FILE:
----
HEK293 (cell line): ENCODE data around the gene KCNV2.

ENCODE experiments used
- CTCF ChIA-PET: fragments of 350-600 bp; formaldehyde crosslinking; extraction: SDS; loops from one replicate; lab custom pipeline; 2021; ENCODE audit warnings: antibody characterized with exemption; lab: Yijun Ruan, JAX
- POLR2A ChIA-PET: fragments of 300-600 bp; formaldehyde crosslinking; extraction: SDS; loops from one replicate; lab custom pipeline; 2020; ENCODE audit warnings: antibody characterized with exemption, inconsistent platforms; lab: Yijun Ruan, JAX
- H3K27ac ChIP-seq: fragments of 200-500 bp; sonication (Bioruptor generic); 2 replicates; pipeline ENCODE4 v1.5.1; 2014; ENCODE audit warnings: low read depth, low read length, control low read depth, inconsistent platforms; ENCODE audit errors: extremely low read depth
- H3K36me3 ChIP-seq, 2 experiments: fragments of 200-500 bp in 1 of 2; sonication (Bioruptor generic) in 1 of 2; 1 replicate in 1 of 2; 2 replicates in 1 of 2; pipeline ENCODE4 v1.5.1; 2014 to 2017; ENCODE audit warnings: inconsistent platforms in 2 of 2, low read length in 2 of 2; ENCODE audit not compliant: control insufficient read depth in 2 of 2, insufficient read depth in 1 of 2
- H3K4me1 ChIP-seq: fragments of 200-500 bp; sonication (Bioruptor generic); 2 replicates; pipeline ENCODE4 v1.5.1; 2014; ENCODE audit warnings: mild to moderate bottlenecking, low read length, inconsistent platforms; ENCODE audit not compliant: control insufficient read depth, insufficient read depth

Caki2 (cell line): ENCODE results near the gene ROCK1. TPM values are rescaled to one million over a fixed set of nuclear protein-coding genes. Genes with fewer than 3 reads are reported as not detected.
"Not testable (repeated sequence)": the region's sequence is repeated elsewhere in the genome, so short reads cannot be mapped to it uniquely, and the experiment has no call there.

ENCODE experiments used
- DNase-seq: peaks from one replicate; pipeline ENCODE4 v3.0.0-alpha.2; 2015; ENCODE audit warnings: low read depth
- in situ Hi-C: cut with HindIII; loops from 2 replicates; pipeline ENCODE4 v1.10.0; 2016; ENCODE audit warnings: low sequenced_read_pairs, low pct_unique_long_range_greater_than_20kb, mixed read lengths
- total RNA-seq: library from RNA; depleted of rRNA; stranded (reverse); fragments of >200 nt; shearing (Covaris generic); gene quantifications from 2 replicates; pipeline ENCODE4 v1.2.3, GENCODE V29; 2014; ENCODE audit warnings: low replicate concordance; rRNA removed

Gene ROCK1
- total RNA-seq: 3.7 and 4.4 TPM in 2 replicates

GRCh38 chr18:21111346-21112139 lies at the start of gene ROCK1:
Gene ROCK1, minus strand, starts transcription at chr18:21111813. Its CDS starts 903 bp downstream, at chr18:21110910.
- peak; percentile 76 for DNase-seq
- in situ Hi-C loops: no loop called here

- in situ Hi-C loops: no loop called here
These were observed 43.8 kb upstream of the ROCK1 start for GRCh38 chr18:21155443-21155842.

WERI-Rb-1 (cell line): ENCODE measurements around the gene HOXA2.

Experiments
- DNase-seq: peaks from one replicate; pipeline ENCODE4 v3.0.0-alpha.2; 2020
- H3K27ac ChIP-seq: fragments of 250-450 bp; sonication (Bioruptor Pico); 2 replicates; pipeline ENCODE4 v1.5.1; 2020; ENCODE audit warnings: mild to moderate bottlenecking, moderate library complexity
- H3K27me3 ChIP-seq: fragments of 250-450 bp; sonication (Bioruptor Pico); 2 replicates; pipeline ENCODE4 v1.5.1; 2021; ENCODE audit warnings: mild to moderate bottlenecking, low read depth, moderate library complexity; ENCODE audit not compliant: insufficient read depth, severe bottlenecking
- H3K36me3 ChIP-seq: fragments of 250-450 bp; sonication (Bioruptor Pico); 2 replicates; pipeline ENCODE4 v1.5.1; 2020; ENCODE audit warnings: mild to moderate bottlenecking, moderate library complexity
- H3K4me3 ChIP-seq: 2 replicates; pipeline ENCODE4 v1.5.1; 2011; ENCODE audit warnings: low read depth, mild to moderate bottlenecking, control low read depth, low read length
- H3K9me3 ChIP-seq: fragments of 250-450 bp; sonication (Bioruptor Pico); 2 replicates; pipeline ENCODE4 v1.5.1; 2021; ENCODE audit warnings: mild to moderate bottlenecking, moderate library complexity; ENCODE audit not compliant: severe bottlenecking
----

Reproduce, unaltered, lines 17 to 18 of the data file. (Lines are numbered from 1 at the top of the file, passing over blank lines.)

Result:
Gene ROCK1, minus strand, starts transcription at chr18:21111813. Its CDS starts 903 bp downstream, at chr18:21110910.
- peak; percentile 76 for DNase-seq